Who am I? Who is post cancer Heidi? What is my “new normal”?
I explain cancer like this. When you are diagnosed, it’s like you are put on a train. Your friends and family are running beside the train throwing you words of encouragement and all the help they can from outside the train. But as treatment plods along, you realize that you are getting further and further away from your life. You can see your loved ones in the distance and all you can do is hope that they will wait for you to come find them when you are finally let off the train. But you aren’t alone in the car. Once you slow down and look around, you see that there are all these other wonderful women with you, with similar fears and challenges. Women that understand the language you have learned while being on the train. Women who will laugh at inappropriate jokes that are only funny to the train crowd. Women who look like you and smile at you with knowing eyes. Women who help each other even when the train has let them off, by showing you a path back into the non cancer world. No better support can be found than from those who have been on the cancer train.
In the Ottawa area there is a group of us that get together the last Sunday of every month. We call ourselves OMG, Ottawa Monthly Gathering. Rethink Breast Cancer kindly allows us to promote our planned get togethers through their social media outlets. We do all kinds of different things together, sometimes educational, sometimes not, but always Inspiring! The friends I’ve made through Rethink Breast Cancer have given me a place where I fit in without needing to define terms. With these women I am welcomed into an environment where I feel safe enough to be vulnerable. A group where it’s ok, that I’m not yet ok. The comfort I feel in the presence of these women has given me the confidence to be brave and look to the future. I believe that because of this community I have let myself start to find a rhythm, to find my place in the “new normal” and to accept that wherever I am on this road to recovery is exactly where I should be. The fact that I can talk about cancer openly with these friends has allowed me to find Heidi. My life will never be the same as it was before and that’s ok because I have these women to help me find my way.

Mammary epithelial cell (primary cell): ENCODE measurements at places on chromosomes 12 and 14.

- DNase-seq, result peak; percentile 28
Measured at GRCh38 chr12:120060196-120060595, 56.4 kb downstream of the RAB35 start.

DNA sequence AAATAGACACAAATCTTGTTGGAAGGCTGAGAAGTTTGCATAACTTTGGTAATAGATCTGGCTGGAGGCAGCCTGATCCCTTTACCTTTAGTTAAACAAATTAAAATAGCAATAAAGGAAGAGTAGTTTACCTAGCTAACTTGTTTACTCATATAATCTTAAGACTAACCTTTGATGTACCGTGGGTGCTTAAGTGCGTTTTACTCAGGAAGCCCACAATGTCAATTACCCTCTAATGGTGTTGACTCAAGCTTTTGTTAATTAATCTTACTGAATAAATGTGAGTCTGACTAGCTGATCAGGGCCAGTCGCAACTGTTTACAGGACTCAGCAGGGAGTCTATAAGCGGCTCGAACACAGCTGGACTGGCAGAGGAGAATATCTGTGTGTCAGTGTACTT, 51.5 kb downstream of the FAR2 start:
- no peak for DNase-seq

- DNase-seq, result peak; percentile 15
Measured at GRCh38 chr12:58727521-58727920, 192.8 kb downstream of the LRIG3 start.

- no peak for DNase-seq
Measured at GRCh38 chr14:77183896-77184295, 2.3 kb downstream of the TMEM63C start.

If you are a young woman in any stage of breast cancer diagnosis and treatment, and would like to join a Rethink Breast Cancer community for young women on Facebook and come out to an OMG get together, please leave a comment below or email firstname.lastname@example.org and we will connect you with Heidi.
And if you would like to learn more about Heidi's journey, please follow her Healing Heidi Facebook page: https://www.facebook.com/HealingHeidi
Article written by Heidi Bauer, mom, wife, breast cancer thriver, and model!
May 18, 2017